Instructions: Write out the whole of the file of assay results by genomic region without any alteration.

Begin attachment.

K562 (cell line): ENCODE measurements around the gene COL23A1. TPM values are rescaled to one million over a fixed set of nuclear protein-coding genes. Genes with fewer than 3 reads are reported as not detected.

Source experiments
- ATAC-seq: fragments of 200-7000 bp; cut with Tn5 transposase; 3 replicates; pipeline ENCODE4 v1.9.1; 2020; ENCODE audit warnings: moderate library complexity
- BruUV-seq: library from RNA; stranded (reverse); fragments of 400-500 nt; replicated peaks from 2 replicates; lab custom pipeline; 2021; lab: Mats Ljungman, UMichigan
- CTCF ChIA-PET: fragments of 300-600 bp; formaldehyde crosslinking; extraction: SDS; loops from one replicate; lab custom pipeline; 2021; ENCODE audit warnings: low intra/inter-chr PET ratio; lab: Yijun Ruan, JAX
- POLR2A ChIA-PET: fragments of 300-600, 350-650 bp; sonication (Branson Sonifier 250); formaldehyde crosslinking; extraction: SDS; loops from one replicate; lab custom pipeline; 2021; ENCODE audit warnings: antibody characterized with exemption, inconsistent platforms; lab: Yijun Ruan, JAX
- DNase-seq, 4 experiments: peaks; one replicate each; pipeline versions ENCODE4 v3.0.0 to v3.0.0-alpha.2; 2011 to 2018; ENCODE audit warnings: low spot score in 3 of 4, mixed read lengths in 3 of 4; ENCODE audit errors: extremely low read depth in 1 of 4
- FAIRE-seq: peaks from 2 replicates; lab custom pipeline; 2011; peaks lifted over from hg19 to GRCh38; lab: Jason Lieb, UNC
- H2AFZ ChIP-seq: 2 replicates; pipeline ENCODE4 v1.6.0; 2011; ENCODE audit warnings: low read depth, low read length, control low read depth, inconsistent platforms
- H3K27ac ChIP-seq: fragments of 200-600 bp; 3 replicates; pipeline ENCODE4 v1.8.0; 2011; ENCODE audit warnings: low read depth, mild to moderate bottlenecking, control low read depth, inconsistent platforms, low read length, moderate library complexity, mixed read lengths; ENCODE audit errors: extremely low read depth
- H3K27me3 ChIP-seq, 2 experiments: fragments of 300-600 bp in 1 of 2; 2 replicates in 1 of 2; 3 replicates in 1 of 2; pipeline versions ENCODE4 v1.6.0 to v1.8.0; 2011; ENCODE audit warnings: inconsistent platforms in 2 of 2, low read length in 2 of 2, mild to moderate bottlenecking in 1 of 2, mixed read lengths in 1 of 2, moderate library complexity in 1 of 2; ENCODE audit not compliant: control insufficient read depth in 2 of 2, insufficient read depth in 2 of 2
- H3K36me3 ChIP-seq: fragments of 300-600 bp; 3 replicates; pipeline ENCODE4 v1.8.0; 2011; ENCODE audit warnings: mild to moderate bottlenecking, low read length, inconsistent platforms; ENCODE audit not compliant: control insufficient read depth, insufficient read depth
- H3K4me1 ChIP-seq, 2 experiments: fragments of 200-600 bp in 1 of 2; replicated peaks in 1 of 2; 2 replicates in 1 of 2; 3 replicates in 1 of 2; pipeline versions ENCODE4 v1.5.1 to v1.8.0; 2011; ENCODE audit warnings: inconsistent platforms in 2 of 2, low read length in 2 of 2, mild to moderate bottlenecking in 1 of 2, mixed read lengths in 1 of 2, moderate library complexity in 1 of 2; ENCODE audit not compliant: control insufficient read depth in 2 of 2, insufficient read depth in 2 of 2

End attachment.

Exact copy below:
K562 (cell line): ENCODE measurements around the gene COL23A1. TPM values are rescaled to one million over a fixed set of nuclear protein-coding genes. Genes with fewer than 3 reads are reported as not detected.

Source experiments
- ATAC-seq: fragments of 200-7000 bp; cut with Tn5 transposase; 3 replicates; pipeline ENCODE4 v1.9.1; 2020; ENCODE audit warnings: moderate library complexity
- BruUV-seq: library from RNA; stranded (reverse); fragments of 400-500 nt; replicated peaks from 2 replicates; lab custom pipeline; 2021; lab: Mats Ljungman, UMichigan
- CTCF ChIA-PET: fragments of 300-600 bp; formaldehyde crosslinking; extraction: SDS; loops from one replicate; lab custom pipeline; 2021; ENCODE audit warnings: low intra/inter-chr PET ratio; lab: Yijun Ruan, JAX
- POLR2A ChIA-PET: fragments of 300-600, 350-650 bp; sonication (Branson Sonifier 250); formaldehyde crosslinking; extraction: SDS; loops from one replicate; lab custom pipeline; 2021; ENCODE audit warnings: antibody characterized with exemption, inconsistent platforms; lab: Yijun Ruan, JAX
- DNase-seq, 4 experiments: peaks; one replicate each; pipeline versions ENCODE4 v3.0.0 to v3.0.0-alpha.2; 2011 to 2018; ENCODE audit warnings: low spot score in 3 of 4, mixed read lengths in 3 of 4; ENCODE audit errors: extremely low read depth in 1 of 4
- FAIRE-seq: peaks from 2 replicates; lab custom pipeline; 2011; peaks lifted over from hg19 to GRCh38; lab: Jason Lieb, UNC
- H2AFZ ChIP-seq: 2 replicates; pipeline ENCODE4 v1.6.0; 2011; ENCODE audit warnings: low read depth, low read length, control low read depth, inconsistent platforms
- H3K27ac ChIP-seq: fragments of 200-600 bp; 3 replicates; pipeline ENCODE4 v1.8.0; 2011; ENCODE audit warnings: low read depth, mild to moderate bottlenecking, control low read depth, inconsistent platforms, low read length, moderate library complexity, mixed read lengths; ENCODE audit errors: extremely low read depth
- H3K27me3 ChIP-seq, 2 experiments: fragments of 300-600 bp in 1 of 2; 2 replicates in 1 of 2; 3 replicates in 1 of 2; pipeline versions ENCODE4 v1.6.0 to v1.8.0; 2011; ENCODE audit warnings: inconsistent platforms in 2 of 2, low read length in 2 of 2, mild to moderate bottlenecking in 1 of 2, mixed read lengths in 1 of 2, moderate library complexity in 1 of 2; ENCODE audit not compliant: control insufficient read depth in 2 of 2, insufficient read depth in 2 of 2
- H3K36me3 ChIP-seq: fragments of 300-600 bp; 3 replicates; pipeline ENCODE4 v1.8.0; 2011; ENCODE audit warnings: mild to moderate bottlenecking, low read length, inconsistent platforms; ENCODE audit not compliant: control insufficient read depth, insufficient read depth
- H3K4me1 ChIP-seq, 2 experiments: fragments of 200-600 bp in 1 of 2; replicated peaks in 1 of 2; 2 replicates in 1 of 2; 3 replicates in 1 of 2; pipeline versions ENCODE4 v1.5.1 to v1.8.0; 2011; ENCODE audit warnings: inconsistent platforms in 2 of 2, low read length in 2 of 2, mild to moderate bottlenecking in 1 of 2, mixed read lengths in 1 of 2, moderate library complexity in 1 of 2; ENCODE audit not compliant: control insufficient read depth in 2 of 2, insufficient read depth in 2 of 2